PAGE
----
This move has necessitated shifting water butts from the front to near the polytunnel. I shifted them single handed, partly emptied I must admit, and pulled muscles in my shoulder and neck. My daughter, who works in social care, will have a fit. "Daddy, you are sixty three,  not twenty three!"


The hot weather has meant that we have had to concentrate on weeding and watering, but now as England has finally got some rain, thunderstorms to be be precise, we can think about other things, the weeding having been done, though not fully. The paths need maintenance. I use woodchip, as it is a green, renewable material, but it does require maintaining, as it rots down into soil. It also can acquire weeds. I am busily exhausting the pile of woodchip delivered by the council. Suddenly my woodchip paths have sprouted mushrooms, not edible ones, but little brown ones. I am not treating these as weeds as I know that the mushroom mycelia are good for the soil. They create soil structure and retain water.


The tree area, which occupies the rear third of the plot, will be weeded, but I am not interested in taking out grass, but merely weeds. I will trim the grass, but I am awaiting the leaf deliveries that will commence in Autumn, which  I will use to mulch the whole tree area. I did this last year, and I have quite good crop of apples [future cider from my apple press.]


Finally, it is important to take time to help others. The handicapped have just taken up a plot, and they require lots of assistance. I have been showing some of them how to plant. We have donated the entries from our plot at the Tatton Show to the handicapped plot, but they need replanting, and this is a  time when the skill of planting can be taught. The helpers need assistance. They are all trained in psychology etc, but working with the handicapped means that they have to deal with a whole range of crafts,and it is difficult for them to master them all, especially as many are quite young, they need people like us to help and guide them.

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July 9 2013 3 09 /07 /July /2013 09:04




Well, what weather! In spring the weather was unseasonably chilly,  and cold winds lasted for more than a month. Crops were delayed and farmers worried. My beloved pumpkins struggled in the weather, as once I got them from the grow house into cloches the weather was unsuitable. I had to plant some more when the conditions improved.They are growing nicely now and some small, plump globes are appearing at their ends.But at a show meeting last night everyone was saying how the crops are late.


But suddenly the jet stream has changed and the British summer has become roasting hot. plants are springing up to catch up on late growth. This creates another problem, the need for  constant watering. Do gardeners ever stop complaining about the weather? But I have little to complain about really. South Lancashire is not a bad area for growing. The soils are good, we don't floods or get too many bad frosts,but I grumble about the wind on my allotment, which is quite exposed.  There are people who have more to complain about.


Let me remind you,For the Tatton Flower Show I am growing a three sisters bed, sweetcorn, pumpkins and beans, an old Amerindian/Native American technique. I have one metre by three metres, so there will not be a vast number of plants in it. I am placing the pumpkins in the middle and having beans and sweetcorn in pairs at the sides of them, to show companion planting. I reckon that I will mulch the uncovered soil with woodchip to prevent weed. My little bed is part of the larger entry from Trafford allotments. I am a small fish in a much larger bowl, and am I glad I am not doing the organisation!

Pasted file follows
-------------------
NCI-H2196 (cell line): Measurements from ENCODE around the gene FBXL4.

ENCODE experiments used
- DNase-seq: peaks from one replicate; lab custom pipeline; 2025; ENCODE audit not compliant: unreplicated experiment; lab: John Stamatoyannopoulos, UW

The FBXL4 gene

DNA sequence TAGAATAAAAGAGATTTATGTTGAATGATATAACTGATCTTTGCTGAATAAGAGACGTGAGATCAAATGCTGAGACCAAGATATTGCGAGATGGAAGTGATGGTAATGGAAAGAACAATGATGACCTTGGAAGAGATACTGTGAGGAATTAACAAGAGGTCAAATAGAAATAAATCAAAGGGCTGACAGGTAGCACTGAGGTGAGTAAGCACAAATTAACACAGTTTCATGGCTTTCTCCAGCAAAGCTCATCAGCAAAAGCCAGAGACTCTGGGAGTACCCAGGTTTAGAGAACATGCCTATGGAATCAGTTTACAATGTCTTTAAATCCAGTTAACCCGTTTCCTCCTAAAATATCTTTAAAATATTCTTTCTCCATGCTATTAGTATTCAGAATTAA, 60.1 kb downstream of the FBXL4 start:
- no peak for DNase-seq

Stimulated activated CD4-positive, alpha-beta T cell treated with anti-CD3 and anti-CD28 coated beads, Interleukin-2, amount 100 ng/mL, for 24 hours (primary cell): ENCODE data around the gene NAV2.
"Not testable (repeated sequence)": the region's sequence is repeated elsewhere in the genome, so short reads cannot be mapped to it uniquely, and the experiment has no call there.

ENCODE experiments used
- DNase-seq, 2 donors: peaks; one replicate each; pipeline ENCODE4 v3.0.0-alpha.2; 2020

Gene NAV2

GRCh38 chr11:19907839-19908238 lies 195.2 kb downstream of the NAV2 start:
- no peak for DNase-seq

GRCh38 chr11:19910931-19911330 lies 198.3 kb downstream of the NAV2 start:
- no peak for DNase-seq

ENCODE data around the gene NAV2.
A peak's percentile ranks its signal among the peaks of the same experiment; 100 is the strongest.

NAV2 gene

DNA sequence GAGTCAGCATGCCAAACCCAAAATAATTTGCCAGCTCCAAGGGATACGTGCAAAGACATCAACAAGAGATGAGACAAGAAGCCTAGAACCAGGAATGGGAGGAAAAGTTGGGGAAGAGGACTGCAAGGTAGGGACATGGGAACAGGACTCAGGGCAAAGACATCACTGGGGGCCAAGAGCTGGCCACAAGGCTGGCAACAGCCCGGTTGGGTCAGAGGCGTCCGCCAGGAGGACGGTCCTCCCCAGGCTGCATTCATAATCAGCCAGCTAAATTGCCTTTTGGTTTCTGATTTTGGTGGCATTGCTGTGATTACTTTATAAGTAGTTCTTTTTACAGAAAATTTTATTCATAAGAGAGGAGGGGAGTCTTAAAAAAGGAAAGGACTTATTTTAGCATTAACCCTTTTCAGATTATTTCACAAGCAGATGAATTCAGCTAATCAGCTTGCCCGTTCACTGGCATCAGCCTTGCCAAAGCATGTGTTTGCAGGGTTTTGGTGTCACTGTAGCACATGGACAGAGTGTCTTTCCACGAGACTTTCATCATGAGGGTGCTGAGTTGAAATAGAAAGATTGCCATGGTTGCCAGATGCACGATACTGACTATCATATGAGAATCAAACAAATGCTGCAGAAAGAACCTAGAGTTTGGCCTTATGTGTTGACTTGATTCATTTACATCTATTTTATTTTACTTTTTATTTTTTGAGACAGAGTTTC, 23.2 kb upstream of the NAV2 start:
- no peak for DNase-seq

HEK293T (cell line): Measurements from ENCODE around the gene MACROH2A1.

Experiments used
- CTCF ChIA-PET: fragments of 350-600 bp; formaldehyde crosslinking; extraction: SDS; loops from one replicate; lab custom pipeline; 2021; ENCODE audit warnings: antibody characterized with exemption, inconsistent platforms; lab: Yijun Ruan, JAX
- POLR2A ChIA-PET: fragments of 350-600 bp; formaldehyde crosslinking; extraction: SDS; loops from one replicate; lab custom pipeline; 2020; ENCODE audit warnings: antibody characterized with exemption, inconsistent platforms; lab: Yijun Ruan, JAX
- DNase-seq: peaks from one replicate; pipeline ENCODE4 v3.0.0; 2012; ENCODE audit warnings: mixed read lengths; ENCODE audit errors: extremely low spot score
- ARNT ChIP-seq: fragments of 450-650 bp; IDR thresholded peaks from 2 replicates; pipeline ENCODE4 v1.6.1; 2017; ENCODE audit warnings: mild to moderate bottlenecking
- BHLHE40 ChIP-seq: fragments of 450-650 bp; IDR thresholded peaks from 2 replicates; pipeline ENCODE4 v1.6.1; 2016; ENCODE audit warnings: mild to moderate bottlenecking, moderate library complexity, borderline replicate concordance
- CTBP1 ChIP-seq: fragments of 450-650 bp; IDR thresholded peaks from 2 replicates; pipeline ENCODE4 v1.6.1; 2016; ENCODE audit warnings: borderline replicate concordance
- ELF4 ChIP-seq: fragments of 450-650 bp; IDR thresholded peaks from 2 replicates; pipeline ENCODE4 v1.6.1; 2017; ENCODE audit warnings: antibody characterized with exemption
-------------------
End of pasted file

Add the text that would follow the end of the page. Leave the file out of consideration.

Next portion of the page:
Beans were different. I have seen few slugs this year, through snails are in evidence, and some cabbages have suffered. The snails have had their way with some beans, which were eaten. Fortunately, we could gather some spares. My sweetcorn is growing, but I have yet to see any cobs, but the plants are so healthy, they will come.


The big day is Friday, when the plant specialists come round to take the plants to the show. On Thursday night Geoff, Barbara, my fellow entrants from Chadwick Road allotments, and I will descend on my plot and get the plants  out of the cloche. Some plants will have to be bagged, but I am hopefully doing that today. Gentleness is the word. Ease the sensitve plants out of their beds and into plastic bags. Nerves! I am a bit of a worrier, so I have visions of everything failing. I cannot help Geoff with his problem. He promised cauliflower, but his plants wilted when he was away. We don't know when the plant specialists will arrive, probably early Friday morning. I am hoping to be there. Geoff certainly will [he's retired.] What a great guy Geoff is, he's a really good friend, and Barbara is great as well. She is a nurse and is still working. 


Monday to Wednesday are build up days when I am allocated to work. The show ground at Tatton is a construction site closed to the public and accessible only to those with passes. High visibility jackets and strong footgear are the rule. There is  a tent for staff to eat and drink, and in this weather drinks are going to be essential. I will not be working for cash on these days, but I have just completed my exam marking period, which is late May to early July, and so have a bit spare in the bank. Anyway, as I do supply teaching to supplement my pension, this is the time of year when supply teaching is rare, so I won't be missing much work.